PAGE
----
My first trip to 158 Ludlow Street had nothing to do with music. I went there to see a weird alt-theater performance that I remember zilch about. For a short time around the turn of the millennium, 158 Ludlow was kinda-sorta an underground playhouse, and our friend Brad, who’d founded the North American Cultural Laboratory in the Catskills, was seriously considering buying the property. I am pretty sure I wrote him a long letter telling him to do it, because what the heck, it wasn’t my money. Although I knew that Brad intended to make it a full-time experimental theater space, I figured I could convince him to shoehorn some musical performance in there, too. It wouldn’t be a rock club, but it could be an interesting place to play. Every gang of performers wanted a slice of the Lower East Side; this one could be ours.
Brad decided not to buy 158 Ludlow, which was very sane of him. It became an interesting place to play anyway. If memory serves, Pianos initially pitched itself to the neighborhood groups as a restaurant with occasional music in the back room. A restaurant it was, and still is. But the rock that started in 2002 has continued unabated ever since — several bands and deejays a night, nearly every night of the year, and loud party crowds spilling out onto the sidewalks. Community Board 3 would have much preferred Brad, but heartless me, I didn’t care. I just wanted a space downtown where my voice could be heard.
My voice had already been heard in that space, though. I didn’t realize it then, but if a handyman knocked out the back wall of the Stanton Street version of the Melody Lanes recording complex — a place where I made some of the most obnoxious rackets of my life — he’d be looking through his sledgehammer-hole at 158 Ludlow Street. That location of Melody Lanes was a marvel, since it was almost entirely hand-crafted by Jay and Justin Braun, right down to the functional toilet they’d built. The Lower East Side used to be dotted with similar improvisations, but by the beginning of the 21st century, boutiquization had grabbed the neighborhood by its now-white collar, and Melody Lanes was priced out. Pianos provided Jay a halfway house: he temporarily moved his base of operations to the cellar of 158 Ludlow before decamping, permanently, to Williamsburg and points east.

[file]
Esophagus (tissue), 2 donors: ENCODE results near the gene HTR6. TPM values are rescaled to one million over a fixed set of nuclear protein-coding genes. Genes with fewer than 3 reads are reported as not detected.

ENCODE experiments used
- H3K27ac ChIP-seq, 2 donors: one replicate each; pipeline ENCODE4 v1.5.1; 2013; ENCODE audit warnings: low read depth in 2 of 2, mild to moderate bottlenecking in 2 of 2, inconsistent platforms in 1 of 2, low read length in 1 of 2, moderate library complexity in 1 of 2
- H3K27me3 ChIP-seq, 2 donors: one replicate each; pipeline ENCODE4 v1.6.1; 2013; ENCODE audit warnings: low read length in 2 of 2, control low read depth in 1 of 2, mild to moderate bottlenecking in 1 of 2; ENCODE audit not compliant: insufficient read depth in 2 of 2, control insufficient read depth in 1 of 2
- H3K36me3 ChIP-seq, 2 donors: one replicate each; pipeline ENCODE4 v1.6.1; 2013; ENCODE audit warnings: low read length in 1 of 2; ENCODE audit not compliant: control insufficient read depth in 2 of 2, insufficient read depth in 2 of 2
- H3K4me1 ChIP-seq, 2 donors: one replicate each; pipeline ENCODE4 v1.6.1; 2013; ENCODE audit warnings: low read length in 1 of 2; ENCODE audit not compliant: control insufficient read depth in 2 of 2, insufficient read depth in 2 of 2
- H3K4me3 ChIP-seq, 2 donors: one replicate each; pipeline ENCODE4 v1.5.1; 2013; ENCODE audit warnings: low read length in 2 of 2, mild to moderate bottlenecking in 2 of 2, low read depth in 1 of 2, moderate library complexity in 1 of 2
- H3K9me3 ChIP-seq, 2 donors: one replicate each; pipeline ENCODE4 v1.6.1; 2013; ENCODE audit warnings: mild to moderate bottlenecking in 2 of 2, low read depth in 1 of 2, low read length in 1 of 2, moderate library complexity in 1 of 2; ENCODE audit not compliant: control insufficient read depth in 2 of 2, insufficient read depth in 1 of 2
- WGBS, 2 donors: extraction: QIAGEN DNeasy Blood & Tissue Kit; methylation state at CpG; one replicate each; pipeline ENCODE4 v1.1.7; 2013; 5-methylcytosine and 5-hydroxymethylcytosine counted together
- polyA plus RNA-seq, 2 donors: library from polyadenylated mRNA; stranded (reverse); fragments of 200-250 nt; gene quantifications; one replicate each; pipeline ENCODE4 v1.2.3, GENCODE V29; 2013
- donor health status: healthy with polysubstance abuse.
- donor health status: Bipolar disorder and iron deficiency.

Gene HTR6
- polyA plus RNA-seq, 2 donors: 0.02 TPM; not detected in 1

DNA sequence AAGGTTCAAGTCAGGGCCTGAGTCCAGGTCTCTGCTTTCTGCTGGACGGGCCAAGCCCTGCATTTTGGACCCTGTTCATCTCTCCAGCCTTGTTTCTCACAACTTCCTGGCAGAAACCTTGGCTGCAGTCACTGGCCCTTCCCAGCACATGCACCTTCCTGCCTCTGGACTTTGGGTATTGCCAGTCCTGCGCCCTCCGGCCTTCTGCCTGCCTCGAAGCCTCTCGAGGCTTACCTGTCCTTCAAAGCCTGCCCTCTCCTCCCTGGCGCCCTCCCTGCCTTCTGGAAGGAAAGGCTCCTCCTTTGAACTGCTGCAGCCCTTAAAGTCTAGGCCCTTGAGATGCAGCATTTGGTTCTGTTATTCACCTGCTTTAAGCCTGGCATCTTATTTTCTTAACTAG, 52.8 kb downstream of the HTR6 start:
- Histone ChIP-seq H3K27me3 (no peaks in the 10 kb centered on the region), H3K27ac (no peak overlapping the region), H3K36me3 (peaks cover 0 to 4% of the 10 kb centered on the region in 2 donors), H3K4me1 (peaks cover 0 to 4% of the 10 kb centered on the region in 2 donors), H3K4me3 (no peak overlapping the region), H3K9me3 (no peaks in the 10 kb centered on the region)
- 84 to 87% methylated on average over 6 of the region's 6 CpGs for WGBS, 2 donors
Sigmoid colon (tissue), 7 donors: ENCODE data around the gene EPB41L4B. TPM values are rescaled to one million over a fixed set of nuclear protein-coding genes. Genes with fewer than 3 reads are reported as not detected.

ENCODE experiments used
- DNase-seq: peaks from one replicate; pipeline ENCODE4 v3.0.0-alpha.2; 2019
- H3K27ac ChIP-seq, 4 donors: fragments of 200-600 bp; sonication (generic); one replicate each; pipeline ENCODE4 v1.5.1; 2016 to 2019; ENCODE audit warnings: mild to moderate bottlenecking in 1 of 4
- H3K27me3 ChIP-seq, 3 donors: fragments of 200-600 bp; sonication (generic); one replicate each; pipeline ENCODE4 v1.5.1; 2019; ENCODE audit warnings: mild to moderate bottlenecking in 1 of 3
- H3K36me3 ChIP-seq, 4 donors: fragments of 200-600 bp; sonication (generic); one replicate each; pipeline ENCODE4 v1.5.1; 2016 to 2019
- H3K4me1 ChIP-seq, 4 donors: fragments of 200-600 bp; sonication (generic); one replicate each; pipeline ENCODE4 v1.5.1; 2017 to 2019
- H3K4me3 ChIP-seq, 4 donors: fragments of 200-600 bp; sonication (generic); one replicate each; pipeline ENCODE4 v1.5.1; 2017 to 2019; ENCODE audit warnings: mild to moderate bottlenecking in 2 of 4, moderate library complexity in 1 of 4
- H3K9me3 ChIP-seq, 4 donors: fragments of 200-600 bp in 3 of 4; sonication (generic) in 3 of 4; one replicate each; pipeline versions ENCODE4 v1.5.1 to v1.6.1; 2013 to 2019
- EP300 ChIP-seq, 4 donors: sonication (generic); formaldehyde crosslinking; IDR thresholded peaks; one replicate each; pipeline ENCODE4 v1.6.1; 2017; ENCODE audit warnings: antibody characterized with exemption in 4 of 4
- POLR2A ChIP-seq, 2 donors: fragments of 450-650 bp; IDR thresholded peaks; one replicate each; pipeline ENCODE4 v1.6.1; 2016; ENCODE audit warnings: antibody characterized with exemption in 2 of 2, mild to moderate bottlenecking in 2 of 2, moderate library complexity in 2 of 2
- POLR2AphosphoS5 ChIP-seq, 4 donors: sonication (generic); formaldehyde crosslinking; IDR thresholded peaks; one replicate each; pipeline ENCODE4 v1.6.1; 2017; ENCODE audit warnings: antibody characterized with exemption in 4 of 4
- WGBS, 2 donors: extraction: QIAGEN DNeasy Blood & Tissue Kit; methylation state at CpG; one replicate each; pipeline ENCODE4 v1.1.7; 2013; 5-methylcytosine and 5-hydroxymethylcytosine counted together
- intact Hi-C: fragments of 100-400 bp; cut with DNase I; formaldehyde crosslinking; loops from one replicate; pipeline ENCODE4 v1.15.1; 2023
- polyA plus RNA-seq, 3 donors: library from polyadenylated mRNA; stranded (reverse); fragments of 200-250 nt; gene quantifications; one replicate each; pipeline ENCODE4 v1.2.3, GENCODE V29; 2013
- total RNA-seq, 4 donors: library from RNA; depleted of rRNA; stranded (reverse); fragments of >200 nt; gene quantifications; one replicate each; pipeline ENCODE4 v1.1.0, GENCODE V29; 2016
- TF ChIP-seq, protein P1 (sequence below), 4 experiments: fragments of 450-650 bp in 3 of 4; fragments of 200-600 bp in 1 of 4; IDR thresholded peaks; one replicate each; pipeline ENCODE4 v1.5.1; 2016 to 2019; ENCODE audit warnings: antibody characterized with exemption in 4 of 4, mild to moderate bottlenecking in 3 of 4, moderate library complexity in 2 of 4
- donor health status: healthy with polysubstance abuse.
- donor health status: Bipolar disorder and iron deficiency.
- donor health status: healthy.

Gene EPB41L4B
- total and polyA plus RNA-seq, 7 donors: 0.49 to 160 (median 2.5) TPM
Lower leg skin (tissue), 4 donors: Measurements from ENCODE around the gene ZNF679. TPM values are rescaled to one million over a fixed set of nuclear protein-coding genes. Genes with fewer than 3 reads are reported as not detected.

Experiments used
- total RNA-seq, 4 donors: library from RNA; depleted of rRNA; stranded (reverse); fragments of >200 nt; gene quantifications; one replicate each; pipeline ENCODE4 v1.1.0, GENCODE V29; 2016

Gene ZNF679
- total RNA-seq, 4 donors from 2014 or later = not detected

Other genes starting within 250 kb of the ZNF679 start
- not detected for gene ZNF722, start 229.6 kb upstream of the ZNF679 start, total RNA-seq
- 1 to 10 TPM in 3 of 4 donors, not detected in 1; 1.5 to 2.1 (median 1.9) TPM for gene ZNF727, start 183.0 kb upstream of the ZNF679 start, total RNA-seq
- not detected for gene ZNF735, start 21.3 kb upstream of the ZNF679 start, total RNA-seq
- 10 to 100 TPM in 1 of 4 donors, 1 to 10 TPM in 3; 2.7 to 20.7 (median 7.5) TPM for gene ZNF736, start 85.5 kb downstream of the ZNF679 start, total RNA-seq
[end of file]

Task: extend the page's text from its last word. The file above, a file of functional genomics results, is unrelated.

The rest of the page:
As the center of rock gravity slipped away from Manhattan, many of our other friends followed Jay over the bridge¹. I love Brooklyn, too, but as a Jersey person, I’d always rather cross one river than two. Many of my most memorable shows happened at Maxwell’s, Cake Shop is a home away from home for the cupcake pop outfits I’ve played with, and there was a time in the early ’00s when it felt like I had a date at Luna or Mercury Lounge every week. But I’m pretty sure that Pianos is the room where I’ve appeared the most. (Some of my favorite local musicians have deejayed and/or run the door there, too.) Though other NYC clubs have earned my allegiance, or at least my appreciation, I’ve never been able to detach for very long from 158 Ludlow Street — and my association has only gotten tighter since Steven took over as the full-time Pianos booking agent.
Thanks to Steven, we were able to do the Let The Night Fall record release event at Pianos, which I consider a frazzled high point in my run of synthesizer madness. Every Mr. Flannery show so far has happened at Pianos, and some strong recent Overlord concerts have been hosted there, too; I recall playing the Pianos upright piano (now gone, sadly) at a solo gig and accompanying Palomar on “Keeping Us Up” and “Bury Me Closer”. I’ve had some awful gigs at Pianos, too, and evenings when I was the only sober person in the room, and probably the neighborhood, too, and I paid a steep price in sanity for that. There was the disastrous night that featured an altercation on the Ludlow Street sidewalk between a bandmate and a friend of mine — a fight that I was powerless to intervene in despite my flailing efforts to break it up². Standard rock and roll stuff, and I’m not complaining about it anymore; my point is that I almost never come away from Pianos without an story to tell. If we do this rock business, in part at least, to add drama and noise, and effrontery, and all the emotional depth that goes with it, to our lives, 158 Ludlow has provided a setting for this obscure but crafty art flick for a decade and a half.
So when I say that Thursday night’s gig is a big one, I don’t necessarily mean it in a showbiz sense. I mean that I expect events of consequence to unfold at 158 Ludlow Street, because they always seem to. A karass³ needs a clubhouse, and I guess this is ours — because time and again, circumstances keep on calling me back to this address, and I’ve long since convinced myself that there are some paranormal forces at work. I have a feeling that this return is going to be a meaningful one. I’m not just inviting you to a gig here — I’m inviting you to be a witness to a plot point of an ongoing narrative. I don’t know how it’s going to turn out: this could be a triumphant chapter, or it could be a yucky one, or it could just be a transitory passage that sets up a climax. But it’ll be something. It always is.
¹The worst one of them all, according to a Negatones song.
²That happened on my birthday, too. That wasn’t such a happy birthday.
³See Vonnegut, Kurt; Cat’s Cradle.